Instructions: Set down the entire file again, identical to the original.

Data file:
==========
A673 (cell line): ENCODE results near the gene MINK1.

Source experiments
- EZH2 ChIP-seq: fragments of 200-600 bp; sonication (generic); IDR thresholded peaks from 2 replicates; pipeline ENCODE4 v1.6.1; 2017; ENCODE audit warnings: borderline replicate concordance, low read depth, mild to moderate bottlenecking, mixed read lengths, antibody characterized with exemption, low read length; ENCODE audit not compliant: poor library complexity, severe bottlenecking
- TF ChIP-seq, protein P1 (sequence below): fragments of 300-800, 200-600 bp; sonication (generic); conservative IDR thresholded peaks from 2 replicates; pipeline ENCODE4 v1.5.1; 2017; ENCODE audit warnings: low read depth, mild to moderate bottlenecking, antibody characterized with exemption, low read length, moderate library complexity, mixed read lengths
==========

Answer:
A673 (cell line): ENCODE results near the gene MINK1.

Source experiments
- EZH2 ChIP-seq: fragments of 200-600 bp; sonication (generic); IDR thresholded peaks from 2 replicates; pipeline ENCODE4 v1.6.1; 2017; ENCODE audit warnings: borderline replicate concordance, low read depth, mild to moderate bottlenecking, mixed read lengths, antibody characterized with exemption, low read length; ENCODE audit not compliant: poor library complexity, severe bottlenecking
- TF ChIP-seq, protein P1 (sequence below): fragments of 300-800, 200-600 bp; sonication (generic); conservative IDR thresholded peaks from 2 replicates; pipeline ENCODE4 v1.5.1; 2017; ENCODE audit warnings: low read depth, mild to moderate bottlenecking, antibody characterized with exemption, low read length, moderate library complexity, mixed read lengths